DAVID BERGELAND/Durango Herald
Except for a few customers and a ragtime pianist, Grumpy’s Saloon & Restaurant was quiet Saturday.
At 11:30 a.m., the bartender announced that the train was running an hour late.
The Durango & Silverton Narrow Gauge Railroad began service to Silverton on Saturday, with the train leaving Durango at 8:30 a.m., and news that the train wouldn’t be arriving at noon as planned traveled through town in minutes, as business owners and employees waited anxiously for the first customers of the summer season to flood in.
“Usually, the Visitors Center gets the call and calls the restaurants,” said Route 550 Gifts owner Gina Maria Rosato as she finished some last-minute preparations in her store. “The Pickle Barrel called me, and I called Outdoor World.”
Rosato keeps her gift shop open year-round, but runs a graphic design business on the side to get through the winter. As a local, she enjoys the energy and business that the trains bring to town during the summer.
“Not having mining anymore in Silverton, that’s our industry – tourism – so I welcome it,” she said.
Local restaurants not only welcome the train-driven tourism, they depend on it, said Grumpy’s Saloon & Restaurant owner George Foster.
“The restaurants are depending on the train,” Foster said. “If they say they’re not, they’re lying.”
Even when the train runs late or is unable to make the trip for some reason, people still plan vacations to Silverton and Durango based on the railroad and visit the towns, bringing much-needed business, Foster said.
“Everybody you ask is either coming from the train, has been on the train or is going to the train,” he said.
Foster’s business is so dependent on train riders’ tourist dollars that they keep a scanner in the back room to find out if the railroad is running on schedule, he said.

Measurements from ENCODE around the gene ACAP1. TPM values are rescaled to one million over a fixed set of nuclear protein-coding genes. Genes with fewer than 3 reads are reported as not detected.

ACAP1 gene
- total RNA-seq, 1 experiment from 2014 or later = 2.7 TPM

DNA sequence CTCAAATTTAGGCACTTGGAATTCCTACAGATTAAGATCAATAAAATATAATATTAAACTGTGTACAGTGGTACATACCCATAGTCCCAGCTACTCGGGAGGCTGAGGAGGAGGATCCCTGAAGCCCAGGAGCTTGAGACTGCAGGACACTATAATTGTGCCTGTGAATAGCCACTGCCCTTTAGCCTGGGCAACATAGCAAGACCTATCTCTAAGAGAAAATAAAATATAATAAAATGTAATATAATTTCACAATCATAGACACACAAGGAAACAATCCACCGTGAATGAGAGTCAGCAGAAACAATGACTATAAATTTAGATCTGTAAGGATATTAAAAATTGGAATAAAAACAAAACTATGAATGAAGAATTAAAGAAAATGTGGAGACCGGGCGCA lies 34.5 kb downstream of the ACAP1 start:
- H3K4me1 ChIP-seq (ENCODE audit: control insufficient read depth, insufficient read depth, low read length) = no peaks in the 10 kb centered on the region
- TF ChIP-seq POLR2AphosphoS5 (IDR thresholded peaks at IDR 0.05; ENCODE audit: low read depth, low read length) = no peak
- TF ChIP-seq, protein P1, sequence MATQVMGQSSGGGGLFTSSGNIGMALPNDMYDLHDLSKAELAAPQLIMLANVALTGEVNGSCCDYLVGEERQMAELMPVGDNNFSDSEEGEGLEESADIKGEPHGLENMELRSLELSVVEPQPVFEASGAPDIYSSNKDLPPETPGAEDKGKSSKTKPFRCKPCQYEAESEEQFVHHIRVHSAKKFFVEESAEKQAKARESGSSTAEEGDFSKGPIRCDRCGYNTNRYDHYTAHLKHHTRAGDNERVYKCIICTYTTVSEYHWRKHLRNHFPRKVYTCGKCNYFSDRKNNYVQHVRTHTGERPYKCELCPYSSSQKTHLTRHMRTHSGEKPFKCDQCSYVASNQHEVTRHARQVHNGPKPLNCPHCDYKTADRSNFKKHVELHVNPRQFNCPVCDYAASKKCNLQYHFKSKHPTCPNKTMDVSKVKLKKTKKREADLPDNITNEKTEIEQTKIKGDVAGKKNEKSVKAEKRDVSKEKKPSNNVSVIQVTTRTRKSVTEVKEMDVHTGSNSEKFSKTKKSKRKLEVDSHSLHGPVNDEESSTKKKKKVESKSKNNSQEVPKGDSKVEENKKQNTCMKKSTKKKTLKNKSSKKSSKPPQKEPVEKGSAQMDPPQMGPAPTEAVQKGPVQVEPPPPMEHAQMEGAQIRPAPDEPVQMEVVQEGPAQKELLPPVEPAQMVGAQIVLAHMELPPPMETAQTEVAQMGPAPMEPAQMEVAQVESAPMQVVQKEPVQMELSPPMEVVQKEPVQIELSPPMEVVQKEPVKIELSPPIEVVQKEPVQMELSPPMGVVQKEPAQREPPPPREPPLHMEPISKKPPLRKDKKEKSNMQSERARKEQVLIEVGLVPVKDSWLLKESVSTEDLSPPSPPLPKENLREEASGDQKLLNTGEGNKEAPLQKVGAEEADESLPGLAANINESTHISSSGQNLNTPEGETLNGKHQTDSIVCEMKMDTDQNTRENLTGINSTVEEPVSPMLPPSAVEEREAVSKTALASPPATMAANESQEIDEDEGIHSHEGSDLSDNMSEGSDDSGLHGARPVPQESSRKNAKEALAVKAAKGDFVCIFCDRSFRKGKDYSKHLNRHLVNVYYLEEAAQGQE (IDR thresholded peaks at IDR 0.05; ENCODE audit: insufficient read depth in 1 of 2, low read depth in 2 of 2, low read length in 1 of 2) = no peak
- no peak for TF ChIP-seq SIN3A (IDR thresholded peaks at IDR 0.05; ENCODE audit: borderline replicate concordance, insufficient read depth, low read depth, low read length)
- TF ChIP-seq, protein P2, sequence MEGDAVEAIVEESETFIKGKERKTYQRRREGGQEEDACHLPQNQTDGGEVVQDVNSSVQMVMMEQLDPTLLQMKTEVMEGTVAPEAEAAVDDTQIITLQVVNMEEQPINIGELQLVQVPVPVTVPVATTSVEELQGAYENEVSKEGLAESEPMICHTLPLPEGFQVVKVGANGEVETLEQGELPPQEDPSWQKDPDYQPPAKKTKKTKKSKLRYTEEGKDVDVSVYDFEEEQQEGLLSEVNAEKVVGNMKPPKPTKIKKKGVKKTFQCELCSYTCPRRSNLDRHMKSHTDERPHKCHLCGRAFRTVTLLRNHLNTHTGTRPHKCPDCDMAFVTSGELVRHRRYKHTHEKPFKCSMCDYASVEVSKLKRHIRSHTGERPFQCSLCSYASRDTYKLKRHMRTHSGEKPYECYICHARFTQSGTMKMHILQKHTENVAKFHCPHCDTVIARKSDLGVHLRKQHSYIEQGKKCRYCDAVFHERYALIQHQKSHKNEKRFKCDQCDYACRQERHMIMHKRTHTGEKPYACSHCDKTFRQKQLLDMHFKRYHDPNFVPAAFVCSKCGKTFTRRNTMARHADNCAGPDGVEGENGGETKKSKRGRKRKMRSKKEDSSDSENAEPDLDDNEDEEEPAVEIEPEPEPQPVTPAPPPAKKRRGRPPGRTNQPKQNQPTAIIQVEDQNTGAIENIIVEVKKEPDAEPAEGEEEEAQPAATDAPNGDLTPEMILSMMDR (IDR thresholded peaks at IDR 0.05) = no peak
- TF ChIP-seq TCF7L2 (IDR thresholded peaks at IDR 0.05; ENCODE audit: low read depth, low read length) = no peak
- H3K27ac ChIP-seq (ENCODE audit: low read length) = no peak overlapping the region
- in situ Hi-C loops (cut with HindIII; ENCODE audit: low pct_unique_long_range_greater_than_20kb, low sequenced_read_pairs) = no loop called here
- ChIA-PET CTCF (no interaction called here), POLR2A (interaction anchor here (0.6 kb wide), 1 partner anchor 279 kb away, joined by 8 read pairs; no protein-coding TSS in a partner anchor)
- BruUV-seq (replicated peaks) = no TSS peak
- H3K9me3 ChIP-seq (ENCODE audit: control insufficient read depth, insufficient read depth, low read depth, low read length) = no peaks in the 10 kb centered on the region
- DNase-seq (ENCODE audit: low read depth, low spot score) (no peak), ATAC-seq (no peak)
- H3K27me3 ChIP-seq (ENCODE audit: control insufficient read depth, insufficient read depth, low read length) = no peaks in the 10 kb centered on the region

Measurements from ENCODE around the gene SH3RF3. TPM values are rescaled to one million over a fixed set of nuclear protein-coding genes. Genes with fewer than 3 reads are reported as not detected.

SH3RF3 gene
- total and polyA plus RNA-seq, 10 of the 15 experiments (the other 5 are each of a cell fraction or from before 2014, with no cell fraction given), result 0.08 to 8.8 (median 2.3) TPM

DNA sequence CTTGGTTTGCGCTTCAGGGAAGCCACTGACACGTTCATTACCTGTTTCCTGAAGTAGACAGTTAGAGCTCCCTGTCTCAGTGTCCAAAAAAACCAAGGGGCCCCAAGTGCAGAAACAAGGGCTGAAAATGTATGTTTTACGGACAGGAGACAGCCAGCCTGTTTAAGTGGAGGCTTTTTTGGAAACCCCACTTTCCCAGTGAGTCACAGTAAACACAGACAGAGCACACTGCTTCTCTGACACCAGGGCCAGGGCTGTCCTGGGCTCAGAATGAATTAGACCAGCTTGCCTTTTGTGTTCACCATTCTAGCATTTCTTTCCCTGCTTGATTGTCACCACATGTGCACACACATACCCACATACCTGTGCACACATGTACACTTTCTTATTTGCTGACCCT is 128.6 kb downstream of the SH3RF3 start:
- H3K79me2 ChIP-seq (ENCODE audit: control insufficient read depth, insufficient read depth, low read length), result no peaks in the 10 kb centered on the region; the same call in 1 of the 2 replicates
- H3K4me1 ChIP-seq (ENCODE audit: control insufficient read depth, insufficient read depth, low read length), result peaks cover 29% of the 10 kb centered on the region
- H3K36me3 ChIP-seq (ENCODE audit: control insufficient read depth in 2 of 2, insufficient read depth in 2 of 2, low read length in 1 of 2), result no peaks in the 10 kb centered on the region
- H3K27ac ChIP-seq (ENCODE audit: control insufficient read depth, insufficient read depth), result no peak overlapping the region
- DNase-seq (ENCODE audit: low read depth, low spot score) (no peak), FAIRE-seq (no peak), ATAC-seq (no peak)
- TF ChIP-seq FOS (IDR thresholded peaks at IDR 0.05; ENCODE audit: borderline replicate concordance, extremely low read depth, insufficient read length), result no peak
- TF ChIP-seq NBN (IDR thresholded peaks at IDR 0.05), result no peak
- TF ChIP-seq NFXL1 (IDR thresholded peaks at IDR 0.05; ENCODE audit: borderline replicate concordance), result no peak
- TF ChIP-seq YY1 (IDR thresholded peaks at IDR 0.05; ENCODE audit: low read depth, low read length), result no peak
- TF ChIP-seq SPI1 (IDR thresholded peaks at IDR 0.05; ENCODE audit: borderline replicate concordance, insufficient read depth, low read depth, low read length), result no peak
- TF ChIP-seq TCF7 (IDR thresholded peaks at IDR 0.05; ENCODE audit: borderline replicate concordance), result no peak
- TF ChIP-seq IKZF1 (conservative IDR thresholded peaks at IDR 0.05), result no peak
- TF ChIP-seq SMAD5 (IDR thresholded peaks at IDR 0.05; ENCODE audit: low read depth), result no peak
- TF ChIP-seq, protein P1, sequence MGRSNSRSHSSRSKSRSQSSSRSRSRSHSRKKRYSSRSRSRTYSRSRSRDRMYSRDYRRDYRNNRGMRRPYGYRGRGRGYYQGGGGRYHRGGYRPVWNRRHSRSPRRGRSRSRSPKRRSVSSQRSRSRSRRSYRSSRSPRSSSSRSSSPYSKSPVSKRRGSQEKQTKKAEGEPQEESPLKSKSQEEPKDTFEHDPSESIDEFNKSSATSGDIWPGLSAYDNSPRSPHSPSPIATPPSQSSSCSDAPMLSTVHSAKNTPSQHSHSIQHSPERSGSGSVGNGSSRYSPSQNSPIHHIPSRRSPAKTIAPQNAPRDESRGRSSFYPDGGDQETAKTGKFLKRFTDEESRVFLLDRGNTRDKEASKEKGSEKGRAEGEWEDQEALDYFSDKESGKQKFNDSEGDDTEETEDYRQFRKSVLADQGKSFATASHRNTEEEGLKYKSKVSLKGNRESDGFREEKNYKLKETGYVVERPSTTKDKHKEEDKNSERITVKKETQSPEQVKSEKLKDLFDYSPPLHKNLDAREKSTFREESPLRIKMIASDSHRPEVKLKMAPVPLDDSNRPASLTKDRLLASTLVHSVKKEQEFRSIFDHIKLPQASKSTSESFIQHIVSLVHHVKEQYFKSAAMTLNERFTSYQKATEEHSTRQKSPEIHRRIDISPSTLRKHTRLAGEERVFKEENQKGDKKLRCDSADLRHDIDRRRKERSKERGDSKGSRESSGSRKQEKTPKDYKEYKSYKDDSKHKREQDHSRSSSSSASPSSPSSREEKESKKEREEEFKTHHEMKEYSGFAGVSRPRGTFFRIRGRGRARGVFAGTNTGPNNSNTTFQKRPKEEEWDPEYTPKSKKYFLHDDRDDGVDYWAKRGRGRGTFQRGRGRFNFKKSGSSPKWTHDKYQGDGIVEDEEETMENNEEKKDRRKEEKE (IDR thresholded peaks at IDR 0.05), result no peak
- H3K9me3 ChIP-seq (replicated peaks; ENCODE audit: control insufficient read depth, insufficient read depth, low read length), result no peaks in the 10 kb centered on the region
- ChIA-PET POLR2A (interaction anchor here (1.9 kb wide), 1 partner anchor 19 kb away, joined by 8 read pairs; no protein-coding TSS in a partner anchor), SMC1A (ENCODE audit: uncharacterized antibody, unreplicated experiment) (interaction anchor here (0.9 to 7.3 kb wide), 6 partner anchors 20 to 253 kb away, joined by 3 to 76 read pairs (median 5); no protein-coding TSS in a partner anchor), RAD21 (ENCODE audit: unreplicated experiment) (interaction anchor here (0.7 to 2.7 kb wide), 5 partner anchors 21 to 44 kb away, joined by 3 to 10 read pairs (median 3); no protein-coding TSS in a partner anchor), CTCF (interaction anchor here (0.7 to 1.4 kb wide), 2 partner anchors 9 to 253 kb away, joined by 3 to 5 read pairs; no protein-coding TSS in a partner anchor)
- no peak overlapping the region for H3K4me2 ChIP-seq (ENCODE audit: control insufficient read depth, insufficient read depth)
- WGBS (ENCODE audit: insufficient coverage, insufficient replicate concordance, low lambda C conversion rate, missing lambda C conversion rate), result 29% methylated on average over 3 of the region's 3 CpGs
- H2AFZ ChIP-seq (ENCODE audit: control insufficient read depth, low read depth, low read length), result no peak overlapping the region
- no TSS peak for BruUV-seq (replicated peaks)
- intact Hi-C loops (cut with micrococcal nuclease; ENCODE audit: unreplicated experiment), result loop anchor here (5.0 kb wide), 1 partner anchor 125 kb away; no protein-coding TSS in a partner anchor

“If it’s your lifeblood, then you’re going to know what’s goin’ on with it,” Foster said.
Next door at Mobius Cafe, employee Julie Vann offered a refill to her only customer. Mobius stays busy during the winter and summer seasons, closing for a short break in between, Vann said, but the summer season is different because of the trains.
“It’s a completely different atmosphere,” she said. “You get a rush all at once.”
The rush was delayed Saturday because of some technical difficulties with an engine that wasn’t steaming well, said George Swift, an engineer on the helper engine. The D&SNGR sent a double-header to Silverton on Saturday, meaning two engines pulling one train.
Swift stood in a cloud of steam and dust as tourists poured from the train cars.
Passengers Barry and Debbie Row came from Denver to ride the train, have lunch and do some shopping in Silverton, they said.
Another passenger, Cheryl Cunningham, was in town all the way from England to ride the train with her husband and daughter. The Cunninghams, who hoped to enjoy lunch and a stroll through town before later heading to Mesa Verde, heard about the D&SNGR through work friends and a series of videos of the train posted on YouTube, they said.
With plenty to look at, the 3˝-hour ride passed quickly, they said.
Several passengers, including the Cunninghams, said they spotted a moose in Elk Park.
As for the terrain, there wasn’t much snowpack, and the river did not appear to be flooding, Swift said.
“There was absolutely no snow,” he said.
The D&SNGR held Narrow Gauge Days over the weekend, with country singer/songwriter and former mayor of Ouray William Dale Fries Jr. – better known by his stage name, “C.W. McCall” – performing Friday at the Durango train depot with the Bar D Wranglers.
The festive atmosphere continued Saturday as Silverton locals lined the streets to greet the train and welcome a new season of tourists.
When the train is late, sometimes that’s even better because “they come in so hungry!” said Barbara Cummings, who has spent 40 summers as an owner of the Shady Lady Restaurant. Wearing a Victorian-style green velvet dress and a large brimmed hat, Cummings greeted customers Saturday, promising them a hot sandwich or homemade mashed potatoes at the last brothel to operate in Silverton.
For Cummings, who loves spending summers in Silverton but moves away during the winter, her shop opened Saturday with the first train of the season and will close when the last train of the season leaves.
“The trains are what we survive on,” Foster said.